The Baltimore Colony" to Oregon
Submitted by:  Lisa Marie Sumner

In 1857 a depression hit the country and business failures and bankruptcies prevailed. By early 1858 a group of old friends, business associates, and local professionals, mostly of German decent, met in Baltimore, Maryland to discuss the prospect of venturing toward Oregon. It was decided that Oregon promised new financial hope, and that it would be a far better place to raise their children.
 However risky going to Oregon might have been, these were not people who took risk lightly. These shrewd business people decided they needed more accurate, and more personal information about the land that they were considering to move to. Thus they chose the reliable Dr. Henry Hermann (1812-1869), one of their number, to proceed them to the Pacific, and there by personal observation acquire such details of Oregon as would be convincing to those in Baltimore. They considered Dr. Hermann to be a learned man of wide experience because he had graduated from the University of Marburg and after occupied the chair of Professor of Anatomy and Demonstrator of Surgery there, and as a physician and surgeon in Baltimore City, he was the family physician of most of the assembled crowd. For years he had studied the progression west and the development of new territories. Though he had been tempted to join the California Gold Rush, he decided to stay in MD. Then in the Mexican war he was chosen as regimental surgeon for the troops from Western Maryland, and would have gone, but family considerations prevented.
 In 1840 he had married Elizabeth Hopkins (1821-1900), who would mother the Hon. Binger E. Herman, Theobald Mannell Hermann, Amalia Thursnelda Hermann, Washington Polk Hermann, Jefferson Kazzuth Hermann, Cass Mazzeny Hermann, Otillie Thursnelda Hermann, Franklin Pierce Hermann, Henry Hopkins Hermann, Sophia Maria Ellen Hermann, and Ernest William Hermann. Born on Mar. 1, 1821 in Tredegar, Monmothshire South Wales, England, she had come to the US in 1837 with her father, David Hopkins, who had built the first iron furnace in the US near Cumberland, MD. She would come to live and die on the old Hermann home stead on the South Fork of the Coquille river, abt. 6 miles from where Myrtle Point, OR would eventually sprout.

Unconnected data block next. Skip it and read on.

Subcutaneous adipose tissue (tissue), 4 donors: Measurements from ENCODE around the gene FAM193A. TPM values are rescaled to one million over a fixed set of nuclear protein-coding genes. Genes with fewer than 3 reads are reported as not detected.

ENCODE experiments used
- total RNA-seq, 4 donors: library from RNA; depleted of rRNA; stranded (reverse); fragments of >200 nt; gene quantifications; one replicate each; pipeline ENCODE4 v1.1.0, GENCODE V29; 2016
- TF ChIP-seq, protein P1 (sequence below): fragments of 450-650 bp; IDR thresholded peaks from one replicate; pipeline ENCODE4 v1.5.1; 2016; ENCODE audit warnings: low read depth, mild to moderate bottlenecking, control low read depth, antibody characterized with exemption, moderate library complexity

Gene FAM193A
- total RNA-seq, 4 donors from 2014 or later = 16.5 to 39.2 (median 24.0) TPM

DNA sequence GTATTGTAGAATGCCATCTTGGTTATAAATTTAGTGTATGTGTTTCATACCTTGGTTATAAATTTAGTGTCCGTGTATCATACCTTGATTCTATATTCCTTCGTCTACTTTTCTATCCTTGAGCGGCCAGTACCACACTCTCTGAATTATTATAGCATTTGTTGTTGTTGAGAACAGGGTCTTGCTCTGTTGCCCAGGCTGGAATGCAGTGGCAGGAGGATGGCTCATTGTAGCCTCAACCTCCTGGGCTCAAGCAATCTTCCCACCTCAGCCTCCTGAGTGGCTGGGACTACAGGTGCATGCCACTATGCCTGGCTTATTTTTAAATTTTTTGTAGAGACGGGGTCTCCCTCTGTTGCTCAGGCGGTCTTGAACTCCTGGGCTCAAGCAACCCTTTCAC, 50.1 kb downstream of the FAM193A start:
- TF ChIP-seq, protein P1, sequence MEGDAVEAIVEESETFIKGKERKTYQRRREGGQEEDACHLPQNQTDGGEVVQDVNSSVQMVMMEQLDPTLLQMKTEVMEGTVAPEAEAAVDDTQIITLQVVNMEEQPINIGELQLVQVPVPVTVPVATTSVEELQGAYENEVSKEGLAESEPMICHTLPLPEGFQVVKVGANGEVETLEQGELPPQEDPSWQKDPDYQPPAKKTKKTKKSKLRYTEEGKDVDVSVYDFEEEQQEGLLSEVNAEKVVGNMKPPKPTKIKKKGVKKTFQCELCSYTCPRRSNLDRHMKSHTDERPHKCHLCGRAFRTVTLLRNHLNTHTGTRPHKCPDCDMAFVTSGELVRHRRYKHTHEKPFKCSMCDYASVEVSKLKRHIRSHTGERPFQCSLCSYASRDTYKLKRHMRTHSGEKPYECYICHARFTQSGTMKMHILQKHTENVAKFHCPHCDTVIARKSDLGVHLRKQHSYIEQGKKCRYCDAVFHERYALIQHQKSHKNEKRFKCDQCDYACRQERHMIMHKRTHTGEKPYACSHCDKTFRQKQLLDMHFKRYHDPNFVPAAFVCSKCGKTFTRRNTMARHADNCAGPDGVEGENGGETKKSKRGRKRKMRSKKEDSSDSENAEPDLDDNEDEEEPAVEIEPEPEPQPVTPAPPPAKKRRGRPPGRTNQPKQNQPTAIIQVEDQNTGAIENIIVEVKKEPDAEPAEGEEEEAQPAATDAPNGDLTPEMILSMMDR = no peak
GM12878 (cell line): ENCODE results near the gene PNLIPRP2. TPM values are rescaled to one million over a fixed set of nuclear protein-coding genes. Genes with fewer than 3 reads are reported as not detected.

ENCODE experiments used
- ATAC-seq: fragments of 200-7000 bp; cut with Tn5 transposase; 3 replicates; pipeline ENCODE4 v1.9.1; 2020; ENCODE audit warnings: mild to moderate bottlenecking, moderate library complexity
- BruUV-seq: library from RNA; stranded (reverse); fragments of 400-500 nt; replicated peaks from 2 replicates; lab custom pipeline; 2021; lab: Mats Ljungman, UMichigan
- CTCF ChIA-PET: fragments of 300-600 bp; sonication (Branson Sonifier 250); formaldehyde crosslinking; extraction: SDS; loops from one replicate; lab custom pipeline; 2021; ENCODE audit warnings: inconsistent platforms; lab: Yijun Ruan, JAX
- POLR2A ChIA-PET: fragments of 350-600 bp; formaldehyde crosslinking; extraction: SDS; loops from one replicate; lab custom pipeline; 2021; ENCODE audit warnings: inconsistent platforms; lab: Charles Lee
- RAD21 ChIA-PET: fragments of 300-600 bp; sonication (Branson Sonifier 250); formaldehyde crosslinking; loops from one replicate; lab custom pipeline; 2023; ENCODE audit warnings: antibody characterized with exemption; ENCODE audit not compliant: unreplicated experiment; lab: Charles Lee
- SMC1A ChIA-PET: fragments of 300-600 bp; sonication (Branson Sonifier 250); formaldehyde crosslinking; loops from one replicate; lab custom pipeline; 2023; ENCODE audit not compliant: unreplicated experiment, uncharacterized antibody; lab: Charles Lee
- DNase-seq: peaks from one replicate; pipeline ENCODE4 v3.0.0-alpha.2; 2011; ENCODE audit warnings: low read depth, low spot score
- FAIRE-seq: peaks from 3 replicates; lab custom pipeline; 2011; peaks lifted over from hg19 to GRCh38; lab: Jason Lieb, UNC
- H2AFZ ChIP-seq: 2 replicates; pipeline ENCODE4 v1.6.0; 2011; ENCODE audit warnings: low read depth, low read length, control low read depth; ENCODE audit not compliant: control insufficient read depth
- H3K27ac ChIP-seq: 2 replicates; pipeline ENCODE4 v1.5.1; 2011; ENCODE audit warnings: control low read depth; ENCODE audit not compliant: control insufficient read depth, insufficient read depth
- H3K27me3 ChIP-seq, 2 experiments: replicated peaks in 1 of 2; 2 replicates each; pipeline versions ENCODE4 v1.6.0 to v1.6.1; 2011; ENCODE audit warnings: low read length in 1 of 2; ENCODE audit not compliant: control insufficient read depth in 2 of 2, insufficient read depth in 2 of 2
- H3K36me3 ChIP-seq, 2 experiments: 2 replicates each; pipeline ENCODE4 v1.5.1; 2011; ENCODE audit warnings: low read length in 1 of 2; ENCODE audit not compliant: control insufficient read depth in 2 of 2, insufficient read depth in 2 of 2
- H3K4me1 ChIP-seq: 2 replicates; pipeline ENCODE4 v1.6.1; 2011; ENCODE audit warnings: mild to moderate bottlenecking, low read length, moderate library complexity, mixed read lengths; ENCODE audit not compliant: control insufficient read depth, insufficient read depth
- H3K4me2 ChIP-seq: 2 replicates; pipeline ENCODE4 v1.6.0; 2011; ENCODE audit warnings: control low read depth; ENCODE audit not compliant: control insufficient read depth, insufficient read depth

About the time Dr. Hermann was preparing the trail that the Baltimore Colony would follow, Oregon was being voted on for admission as a state and a bill for its membership was pending in Congress.
 In order to lay the way for himself in Oregon, Dr. Hermann visited the capital and met with the then Delegate of the Oregon Territory, General Joseph Lane. From Lane, who was also the US Senator elect for Oregon should it become admitted, he obtained prepared letters, addressed to prominent people who lived on the Pacific Coast, acquainting them with the Dr.s purpose in visiting and requesting that they extend to him the full benefits and charities of their good offices.
 Dr. Hermann's son, the young Binger Hermann, came to Washington with his father to meat Lane, and having just finished with the Home Academy courses he wrote in his notes his elation at having visited the capital for the first time. He was fascinated by politics and in awe of the politicians that his father would bring him in contact with.
 Binger went on to start the first public school in the Coquille Valley in 1860, also serving Douglas County as a school teacher at Yoncalla in 1862, and in Canyonville in 1864. Then having studied law he was admitted to the Oregon State Bar in 1866 and started his first practice in Roseburg. Eventually he was elected to the state legislature representing Douglas County, and two years later, he was elected state senator for Douglas, Coos and Curry counties. He also served as deputy collector of internal revenue for the state of Oregon.
 In 1884, Binger Hermann was elected to the United States Congress as the first representative in Congress for the entire state of Oregon. He was instrumental in many river and harbor appropriations for Oregon and for the establishment of lighthouses along the Oregon coast. And he was the author of the Indian Depredation law, which provided payment for property damage committed by hostile Indians during the Indian Wars.
 In 1897 he was appointed the US Commissioner of the General Land Office. When Vice President Theodore Roosevelt assumed the office of president, he appointed Ethan Allan Hitchcock to the office of Secretary of the Interior. Hitchcock and Hermann butted heads over policy. Roosevelt supported Hermann.
 Hitchcock would go on to accuse the Hon. Binger Hermann of fraud against the government, claiming that information on land fraud in Oregon had been sent to Hermann and had been ignored, and that further Hermann had removed and disposed of several files and letters from the General Land Office concerning certain fraud investigations.